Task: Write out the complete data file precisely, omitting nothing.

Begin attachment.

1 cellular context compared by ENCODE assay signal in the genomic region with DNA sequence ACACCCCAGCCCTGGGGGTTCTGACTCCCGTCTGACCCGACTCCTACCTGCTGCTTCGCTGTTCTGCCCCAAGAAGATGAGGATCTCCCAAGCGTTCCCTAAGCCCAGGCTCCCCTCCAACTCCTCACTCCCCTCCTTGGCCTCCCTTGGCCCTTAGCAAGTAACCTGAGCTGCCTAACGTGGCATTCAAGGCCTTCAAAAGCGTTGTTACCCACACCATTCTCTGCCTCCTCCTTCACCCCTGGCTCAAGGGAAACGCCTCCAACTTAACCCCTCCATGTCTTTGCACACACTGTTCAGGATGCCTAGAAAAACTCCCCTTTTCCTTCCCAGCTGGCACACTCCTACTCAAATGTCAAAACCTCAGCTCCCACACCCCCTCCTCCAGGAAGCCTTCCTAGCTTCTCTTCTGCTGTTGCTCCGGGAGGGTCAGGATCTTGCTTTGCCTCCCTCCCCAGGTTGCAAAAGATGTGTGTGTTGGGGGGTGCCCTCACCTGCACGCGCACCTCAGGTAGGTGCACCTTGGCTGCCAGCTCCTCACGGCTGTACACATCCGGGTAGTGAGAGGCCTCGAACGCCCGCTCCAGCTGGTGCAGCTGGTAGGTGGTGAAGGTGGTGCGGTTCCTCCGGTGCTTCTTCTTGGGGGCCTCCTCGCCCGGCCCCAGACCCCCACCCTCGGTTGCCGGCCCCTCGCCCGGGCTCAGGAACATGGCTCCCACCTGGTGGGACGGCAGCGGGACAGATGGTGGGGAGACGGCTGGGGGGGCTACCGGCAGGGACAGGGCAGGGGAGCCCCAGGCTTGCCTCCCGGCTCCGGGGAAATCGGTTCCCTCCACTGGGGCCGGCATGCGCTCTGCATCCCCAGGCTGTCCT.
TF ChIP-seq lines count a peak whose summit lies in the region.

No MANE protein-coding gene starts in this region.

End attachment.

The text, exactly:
1 cellular context compared by ENCODE assay signal in the genomic region with DNA sequence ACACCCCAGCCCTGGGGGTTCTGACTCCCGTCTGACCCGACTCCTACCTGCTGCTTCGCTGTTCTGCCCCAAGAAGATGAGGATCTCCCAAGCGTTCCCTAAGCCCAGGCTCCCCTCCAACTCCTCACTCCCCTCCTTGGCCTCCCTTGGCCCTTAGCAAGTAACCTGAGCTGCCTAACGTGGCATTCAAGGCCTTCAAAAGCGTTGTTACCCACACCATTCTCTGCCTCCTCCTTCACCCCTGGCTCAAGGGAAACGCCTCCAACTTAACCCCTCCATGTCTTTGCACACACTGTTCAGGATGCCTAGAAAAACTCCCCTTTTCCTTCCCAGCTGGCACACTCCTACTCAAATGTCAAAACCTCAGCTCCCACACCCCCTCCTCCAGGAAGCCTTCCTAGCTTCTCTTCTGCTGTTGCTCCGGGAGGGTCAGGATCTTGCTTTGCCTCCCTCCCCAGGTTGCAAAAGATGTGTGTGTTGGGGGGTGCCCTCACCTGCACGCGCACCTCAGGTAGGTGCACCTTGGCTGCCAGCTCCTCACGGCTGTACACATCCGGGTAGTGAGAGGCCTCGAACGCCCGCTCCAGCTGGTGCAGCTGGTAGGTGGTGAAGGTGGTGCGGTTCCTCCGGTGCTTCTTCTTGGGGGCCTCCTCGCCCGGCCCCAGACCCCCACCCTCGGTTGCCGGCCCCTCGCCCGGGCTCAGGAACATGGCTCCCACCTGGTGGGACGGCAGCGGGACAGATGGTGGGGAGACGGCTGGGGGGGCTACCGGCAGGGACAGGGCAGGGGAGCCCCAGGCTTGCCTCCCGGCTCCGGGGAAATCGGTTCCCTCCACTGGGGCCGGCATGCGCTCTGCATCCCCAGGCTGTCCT.
TF ChIP-seq lines count a peak whose summit lies in the region.

No MANE protein-coding gene starts in this region.